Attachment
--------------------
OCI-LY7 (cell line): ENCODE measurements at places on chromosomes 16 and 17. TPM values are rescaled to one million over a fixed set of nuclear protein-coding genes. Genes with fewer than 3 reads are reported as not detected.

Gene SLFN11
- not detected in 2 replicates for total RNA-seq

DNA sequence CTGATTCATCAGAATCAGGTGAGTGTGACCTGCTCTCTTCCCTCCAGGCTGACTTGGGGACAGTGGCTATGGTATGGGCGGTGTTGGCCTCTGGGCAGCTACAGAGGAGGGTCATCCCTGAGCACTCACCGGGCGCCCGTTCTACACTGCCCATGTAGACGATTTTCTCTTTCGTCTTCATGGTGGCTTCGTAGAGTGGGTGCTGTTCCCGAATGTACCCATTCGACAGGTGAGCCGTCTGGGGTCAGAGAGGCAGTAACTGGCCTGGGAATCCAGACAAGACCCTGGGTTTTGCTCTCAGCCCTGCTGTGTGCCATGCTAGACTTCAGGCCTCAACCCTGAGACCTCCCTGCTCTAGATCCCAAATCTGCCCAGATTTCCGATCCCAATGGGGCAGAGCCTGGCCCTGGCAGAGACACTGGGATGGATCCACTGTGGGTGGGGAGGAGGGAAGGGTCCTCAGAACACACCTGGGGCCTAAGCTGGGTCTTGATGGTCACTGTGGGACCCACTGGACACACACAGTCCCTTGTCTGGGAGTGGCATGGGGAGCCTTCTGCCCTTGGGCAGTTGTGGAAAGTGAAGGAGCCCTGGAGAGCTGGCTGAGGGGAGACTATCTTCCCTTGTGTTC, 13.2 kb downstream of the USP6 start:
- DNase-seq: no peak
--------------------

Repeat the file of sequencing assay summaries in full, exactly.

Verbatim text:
OCI-LY7 (cell line): ENCODE measurements at places on chromosomes 16 and 17. TPM values are rescaled to one million over a fixed set of nuclear protein-coding genes. Genes with fewer than 3 reads are reported as not detected.

Gene SLFN11
- not detected in 2 replicates for total RNA-seq

DNA sequence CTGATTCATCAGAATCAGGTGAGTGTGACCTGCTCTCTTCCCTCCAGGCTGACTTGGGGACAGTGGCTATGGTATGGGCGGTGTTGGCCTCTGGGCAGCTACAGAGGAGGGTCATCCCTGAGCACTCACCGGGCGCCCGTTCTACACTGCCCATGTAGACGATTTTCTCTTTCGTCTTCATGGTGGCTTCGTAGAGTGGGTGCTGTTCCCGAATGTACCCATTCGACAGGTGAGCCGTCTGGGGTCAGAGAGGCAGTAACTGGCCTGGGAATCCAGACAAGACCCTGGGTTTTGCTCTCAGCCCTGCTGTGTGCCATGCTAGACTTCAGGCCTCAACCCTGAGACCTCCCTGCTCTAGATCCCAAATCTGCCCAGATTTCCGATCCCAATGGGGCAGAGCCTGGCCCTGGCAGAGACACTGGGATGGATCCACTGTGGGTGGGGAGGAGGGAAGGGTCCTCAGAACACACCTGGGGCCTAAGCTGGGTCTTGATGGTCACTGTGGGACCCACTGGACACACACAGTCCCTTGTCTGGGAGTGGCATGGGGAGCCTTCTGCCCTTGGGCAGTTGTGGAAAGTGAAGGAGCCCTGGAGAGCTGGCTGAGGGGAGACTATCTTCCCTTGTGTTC, 13.2 kb downstream of the USP6 start:
- DNase-seq: no peak